After accumulating evidence via the Freedom of Information Act that showed the Environmental Protection Agency conducted disturbing experiments that exposed humans to inhalable particulates the agency has said are deadly, sound science advocate Steven Milloy has sued the federal government.
The trials, which were carried out at EPA’s Human Studies Facility at the University of North Carolina in Chapel Hill, exposed subjects to fine particulate matter (called “PM2.5”) at extremely elevated levels for up to two hours at a time. EPA’s Web site on particulate matter and its 2009 “Summary of PM2.5 Risk Estimates,” stated, “an examination of cause-specific risk estimates found that PM2.5 risk estimates for cardiovascular deaths are similar to those for all-cause deaths….” Also, in July 2011 EPA stated in the Federal Register announcement of its Cross-State Air Pollution Rule that “a recent EPA analysis estimated that 2005 levels of PM2.5 and ozone were responsible for between 130,000 and 320,000 PM2.5-related and 4,700 ozone-related premature deaths….”
And to cap it all, last September EPA Administrator Lisa Jackson told the Oversight and Investigations Subcommittee of the House Energy and Commerce Committee, “Particulate matter causes death. It doesn’t make you sick. It’s directly causal to dying sooner than you should.”
But in descriptions more tangible than statistical, the experiments conducted by EPA’s North Carolina doctors sound like something out of World War II-era Germany.
“EPA obtained their PM2.5 from a diesel truck,” explained Dr. David Schnare, a former EPA litigator who is now director of American Tradition Institute’s Environmental Law Center, which filed the lawsuit in Virginia. “It is difficult to overstate the atrocity of this research.
“EPA parked a truck’s exhaust pipe directly beneath an intake pipe on the side of a building. The exhaust was sucked into the pipe, mixed with some additional air and then piped directly into the lungs of the human subjects. EPA actually has pictures of this gas chamber, a clear plastic pipe stuck into the mouth of a subject, his lips sealing it to his face, diesel fumes inhaled straight into his lungs.”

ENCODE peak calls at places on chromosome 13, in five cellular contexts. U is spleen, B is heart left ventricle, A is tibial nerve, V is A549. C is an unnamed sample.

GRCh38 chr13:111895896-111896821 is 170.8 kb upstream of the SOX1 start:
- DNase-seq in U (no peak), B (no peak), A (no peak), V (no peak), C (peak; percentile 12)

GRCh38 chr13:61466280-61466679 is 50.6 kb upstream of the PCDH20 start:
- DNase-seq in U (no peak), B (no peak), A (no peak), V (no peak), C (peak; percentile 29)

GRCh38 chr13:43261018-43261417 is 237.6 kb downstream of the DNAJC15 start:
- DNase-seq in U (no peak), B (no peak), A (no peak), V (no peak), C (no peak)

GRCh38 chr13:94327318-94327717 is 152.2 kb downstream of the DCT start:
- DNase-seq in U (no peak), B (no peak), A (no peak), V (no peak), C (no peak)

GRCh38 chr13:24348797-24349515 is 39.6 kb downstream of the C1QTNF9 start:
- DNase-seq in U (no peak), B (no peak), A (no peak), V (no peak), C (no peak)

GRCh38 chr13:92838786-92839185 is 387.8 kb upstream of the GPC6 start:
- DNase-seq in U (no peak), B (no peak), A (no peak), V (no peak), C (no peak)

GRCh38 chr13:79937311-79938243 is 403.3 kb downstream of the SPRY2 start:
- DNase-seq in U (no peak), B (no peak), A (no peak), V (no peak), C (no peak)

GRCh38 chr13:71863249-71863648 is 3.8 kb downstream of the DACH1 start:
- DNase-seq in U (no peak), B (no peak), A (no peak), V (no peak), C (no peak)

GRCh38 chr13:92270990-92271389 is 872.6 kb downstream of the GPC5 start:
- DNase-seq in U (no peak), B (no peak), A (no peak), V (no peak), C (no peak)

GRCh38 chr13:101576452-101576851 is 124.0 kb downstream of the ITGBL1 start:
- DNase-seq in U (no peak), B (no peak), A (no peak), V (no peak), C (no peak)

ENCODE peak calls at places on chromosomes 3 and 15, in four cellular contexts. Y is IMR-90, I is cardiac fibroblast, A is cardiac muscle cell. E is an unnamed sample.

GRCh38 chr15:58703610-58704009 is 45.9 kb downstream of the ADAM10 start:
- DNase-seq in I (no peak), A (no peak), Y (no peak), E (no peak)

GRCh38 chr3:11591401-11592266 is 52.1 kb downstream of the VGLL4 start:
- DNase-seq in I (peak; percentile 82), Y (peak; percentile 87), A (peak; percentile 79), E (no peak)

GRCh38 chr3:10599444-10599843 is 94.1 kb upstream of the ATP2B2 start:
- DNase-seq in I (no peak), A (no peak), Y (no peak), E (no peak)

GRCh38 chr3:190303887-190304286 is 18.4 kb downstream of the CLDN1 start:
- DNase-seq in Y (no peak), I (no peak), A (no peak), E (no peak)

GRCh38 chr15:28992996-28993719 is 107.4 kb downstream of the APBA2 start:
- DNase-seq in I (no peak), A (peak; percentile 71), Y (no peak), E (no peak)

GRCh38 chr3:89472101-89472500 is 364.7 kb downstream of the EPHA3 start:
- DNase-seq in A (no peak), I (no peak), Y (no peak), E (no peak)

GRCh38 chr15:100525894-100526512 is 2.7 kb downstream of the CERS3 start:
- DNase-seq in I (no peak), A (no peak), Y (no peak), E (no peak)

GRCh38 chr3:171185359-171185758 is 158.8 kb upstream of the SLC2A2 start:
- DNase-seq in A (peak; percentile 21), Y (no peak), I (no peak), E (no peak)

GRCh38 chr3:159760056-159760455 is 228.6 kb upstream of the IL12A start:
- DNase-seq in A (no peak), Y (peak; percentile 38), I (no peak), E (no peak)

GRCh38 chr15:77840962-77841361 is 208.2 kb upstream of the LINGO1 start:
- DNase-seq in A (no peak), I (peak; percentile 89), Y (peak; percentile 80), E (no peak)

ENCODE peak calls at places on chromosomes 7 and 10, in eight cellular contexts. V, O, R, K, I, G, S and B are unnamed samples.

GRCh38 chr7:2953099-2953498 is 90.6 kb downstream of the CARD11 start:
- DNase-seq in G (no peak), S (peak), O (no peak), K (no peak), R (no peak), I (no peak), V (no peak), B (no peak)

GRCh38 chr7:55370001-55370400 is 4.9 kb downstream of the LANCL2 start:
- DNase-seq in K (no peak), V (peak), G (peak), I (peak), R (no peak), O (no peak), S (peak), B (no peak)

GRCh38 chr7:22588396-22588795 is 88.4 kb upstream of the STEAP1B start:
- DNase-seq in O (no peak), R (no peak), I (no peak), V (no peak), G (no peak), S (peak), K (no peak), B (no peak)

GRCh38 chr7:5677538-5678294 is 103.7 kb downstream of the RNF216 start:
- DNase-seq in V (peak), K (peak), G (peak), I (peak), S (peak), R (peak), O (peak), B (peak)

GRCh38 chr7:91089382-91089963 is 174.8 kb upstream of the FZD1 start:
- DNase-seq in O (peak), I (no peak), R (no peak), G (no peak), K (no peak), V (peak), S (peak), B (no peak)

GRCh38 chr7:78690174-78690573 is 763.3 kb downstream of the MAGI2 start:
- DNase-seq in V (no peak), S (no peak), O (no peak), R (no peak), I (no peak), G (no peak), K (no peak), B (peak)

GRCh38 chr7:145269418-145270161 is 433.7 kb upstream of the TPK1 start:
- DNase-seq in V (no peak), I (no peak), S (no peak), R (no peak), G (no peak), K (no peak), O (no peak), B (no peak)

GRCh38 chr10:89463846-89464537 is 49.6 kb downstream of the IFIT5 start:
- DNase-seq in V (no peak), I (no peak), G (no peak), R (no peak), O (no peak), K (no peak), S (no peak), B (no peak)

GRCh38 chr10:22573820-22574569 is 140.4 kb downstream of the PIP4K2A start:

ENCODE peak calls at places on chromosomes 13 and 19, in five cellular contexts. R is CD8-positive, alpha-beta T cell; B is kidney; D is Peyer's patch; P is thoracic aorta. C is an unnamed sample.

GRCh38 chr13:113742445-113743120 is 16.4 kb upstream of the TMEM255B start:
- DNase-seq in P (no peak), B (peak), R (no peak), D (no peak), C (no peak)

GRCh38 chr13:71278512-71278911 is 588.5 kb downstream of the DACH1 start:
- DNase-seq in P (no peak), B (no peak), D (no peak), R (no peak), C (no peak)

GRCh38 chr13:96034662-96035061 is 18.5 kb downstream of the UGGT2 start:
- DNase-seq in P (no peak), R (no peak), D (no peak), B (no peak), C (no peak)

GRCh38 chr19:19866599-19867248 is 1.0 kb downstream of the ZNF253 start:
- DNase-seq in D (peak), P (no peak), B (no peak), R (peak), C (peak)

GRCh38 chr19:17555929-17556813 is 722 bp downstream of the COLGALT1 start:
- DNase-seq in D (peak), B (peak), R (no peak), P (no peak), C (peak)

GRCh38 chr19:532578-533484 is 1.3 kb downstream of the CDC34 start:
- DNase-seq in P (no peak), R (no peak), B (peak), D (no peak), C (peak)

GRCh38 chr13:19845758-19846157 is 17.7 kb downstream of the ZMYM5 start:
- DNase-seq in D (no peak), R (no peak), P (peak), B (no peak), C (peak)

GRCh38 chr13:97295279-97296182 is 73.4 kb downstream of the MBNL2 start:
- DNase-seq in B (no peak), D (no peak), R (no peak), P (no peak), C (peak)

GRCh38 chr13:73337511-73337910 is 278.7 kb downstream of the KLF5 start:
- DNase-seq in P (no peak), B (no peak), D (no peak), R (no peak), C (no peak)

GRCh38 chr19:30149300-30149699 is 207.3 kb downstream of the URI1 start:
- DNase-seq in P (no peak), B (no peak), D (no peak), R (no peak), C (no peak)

Among other things, the lawsuit demands that:
“In the context of rules established after scientific horrors of World War II and the Tuskegee syphilis experiments,” Milloy said in a press release announcing the lawsuit, “the notion that EPA would pipe high levels of PM2.5 and diesel exhaust into the lungs of unhealthy people to see what would happen is simply appalling.”
In June Milloy filed a complaint with the North Carolina Medical Board that accused three doctors in the state – two employed by EPA (Dr. Andrew Ghio and Dr. Wayne Cascio) and one by the University of North Carolina (Dr. Eugene Chung) – of intentionally exposing test subjects to PM2.5. In his letter he outlined the details of EPA’s outrageous activities to the board’s president.
“During these experiments,” Milloy wrote, “the study subjects were intentionally exposed to airborne fine particulate matter (“PM2.5”) at levels ranging from 41.54 micrograms per cubic meter to 750.83 micrograms per cubic meter for periods of up to two hours.”
Milloy alleged the three doctors violated EPA standards of conduct in human research as well as the Hippocratic Oath. Based upon information he obtained via FOIA, Milloy learned that experiments were conducted on 41 subjects. Of those, one experienced atrial fibrillation – a 58-year-old obese woman with a history of health problems and family history of heart disease – and another developed an elevated heart rate. Both returned to normal breathing and heartbeat function within two hours, according to an EPA report.
Among the requirements established by EPA, researchers must minimize risk to subjects and risks must be reasonable compared to anticipated benefits. Since EPA has already determined that PM2.5 is lethal and can cause death within hours of breathing it from the diesel truck’s exhaust pipe, no apparent benefit could have been derived from the research. Test subjects must be fully informed of the risks involved, and studies with “risk of substantial injury to a human subject” are not to be approved except in extremely rare cases that are approved by higher agency authorities. Milloy – who received 3,500 pages of documents responsive to his FOIA request – alleges the test subjects were never told that their health, or lives, were imperiled.
Milloy, who publishes the Web site Junkscience.com, has created a special Internet site for the case called EPAHumanTesting.com. The site archives extensive details, which include historical context about the legal and proper conduct of scientific experiments on human beings, in addition to copies of the documents he received and correspondence with government officials about the case.
“That EPA administrator Lisa Jackson permitted this heinous experimentation to occur under her watch shocks the conscience,” said Milloy.
Paul Chesser is an associate fellow for the National Legal and Policy Center and publishes CarolinaPlottHound.com, an aggregator of North Carolina news. He was also director of communications last year, and a senior fellow for part of this year, for the American Tradition Institute, which filed the lawsuit representing Steve Milloy.